finally, let me point out that Hans has written long letter to the Herald opposing the University's proposed hotels. This hotel development would include both a coffee shop and a restaurant that would provide direct competition for the Medici. Of course, he doesn't comment on this. He simply suggests that the university locate the hotels further away from his business interests.

He has also voiced his concerns about his "personal" parking space on Harper ave.

We have called him on his conflict of interests and his rather narrow minded view of parking on Harper Avenue as well.

But in the end, Ms. Hayward may be right -- as long as you know him, he is a bit of a harmless old blowhart. Unfortunately, not everyone has held him up to close scrutiny. Something we do on this blog for anyone in the community who opposed progress.

Peter Rossi said...

I do want to thanke Ms Hayward for one thing- she is right -- Hans More-bucks is getting tired.

what about Hans Moribund? sort of like the produce at University Market?

Hey, if Hans wants to call me Pete Concrete, I don't care. The problem is that he doesn't inform himself enough to debate the important questions for our neighborhood. It shows!!

chicago pop said...

For folks who weren't paying close attention to the lead in this article, we'll remind them that Hans' colorful self-attribution was stated in an interview with the Maroon -- if anyone doesn't like it, write them a letter.

J/tati said...

FWIW I've only had really positive customer service at the Medici Bakery and I'm there at least six days a week...

Elizabeth Fama said...

I really hope I don't upset anyone by saying this (sorry KHS!), but in my observations regulars who chat up the staff at the Med Bakery generally get friendly service. New or subdued customers get indifferent service.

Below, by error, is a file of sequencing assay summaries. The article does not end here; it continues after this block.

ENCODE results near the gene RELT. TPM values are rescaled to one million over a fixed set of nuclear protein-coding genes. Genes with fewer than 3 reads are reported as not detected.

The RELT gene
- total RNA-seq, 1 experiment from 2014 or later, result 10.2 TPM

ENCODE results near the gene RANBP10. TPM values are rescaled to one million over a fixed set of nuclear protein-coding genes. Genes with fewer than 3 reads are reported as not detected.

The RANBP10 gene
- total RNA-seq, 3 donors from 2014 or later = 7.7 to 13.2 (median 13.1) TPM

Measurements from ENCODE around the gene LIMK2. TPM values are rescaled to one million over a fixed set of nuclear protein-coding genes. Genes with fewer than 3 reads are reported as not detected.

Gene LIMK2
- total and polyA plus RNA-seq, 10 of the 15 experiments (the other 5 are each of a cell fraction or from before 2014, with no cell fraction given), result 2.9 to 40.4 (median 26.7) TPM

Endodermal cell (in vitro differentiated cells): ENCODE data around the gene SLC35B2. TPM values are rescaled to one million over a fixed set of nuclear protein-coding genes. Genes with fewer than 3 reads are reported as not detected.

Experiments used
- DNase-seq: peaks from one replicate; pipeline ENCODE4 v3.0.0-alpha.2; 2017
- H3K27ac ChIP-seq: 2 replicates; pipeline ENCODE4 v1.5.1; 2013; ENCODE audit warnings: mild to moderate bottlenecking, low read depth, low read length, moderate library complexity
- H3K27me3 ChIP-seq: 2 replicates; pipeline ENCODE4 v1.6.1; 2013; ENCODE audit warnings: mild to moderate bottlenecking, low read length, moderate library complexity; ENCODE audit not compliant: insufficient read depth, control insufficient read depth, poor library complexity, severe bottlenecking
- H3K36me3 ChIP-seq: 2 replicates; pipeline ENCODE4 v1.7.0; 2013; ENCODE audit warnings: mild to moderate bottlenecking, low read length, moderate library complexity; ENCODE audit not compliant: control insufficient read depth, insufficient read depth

This is a generalization, of course, but I believe it's a fair assessment. I think that Hyde Parkers are used to either accepting lukewarm service, or cajoling their service people to get friendly service. It's not unique to the Medici.

(P.S. I've worked as a waitress -- at the Medici no less! -- so I understand how difficult customers can be. But an ordinary, inoffensive customer shouldn't have to be known by name, or do a song and dance, to get friendly service.)

khs said...

Peter Rossi Said "I do think it is hilarious that someone who pays his workers minimum wage has the gall to talk about the non-union shop at White Lodging."

To the best of my knowledge I don't believe Hans has ever mentioned White Lodging's non-union shop and I also know he doesn't care about the competition a hotel restaurant would bring (I think we all agree that more businesses in Hyde Park are a Good thing).

Since I do process payroll at the Medici, I DO know that not one Medici employee makes minimum wage - even the starting wage for a dishwasher is much higher and most of our staff makes much more. It's difficult to hear these sorts of slams when those facts clearly have not been checked. (As a side, our employees actually get paid via a legitimate check, not under the table like MANY of the Hyde Park businesses do)

And I do think Elisabeth's assessment of the customer service in the neighborhood is fair (I myself have had similar experiences at some of the places many of you love) - but as I stated earlier, we're working hard on it and I welcome constructive feedback. I think there are so many other things to say on this blog rather than to rag on a Morsbach business.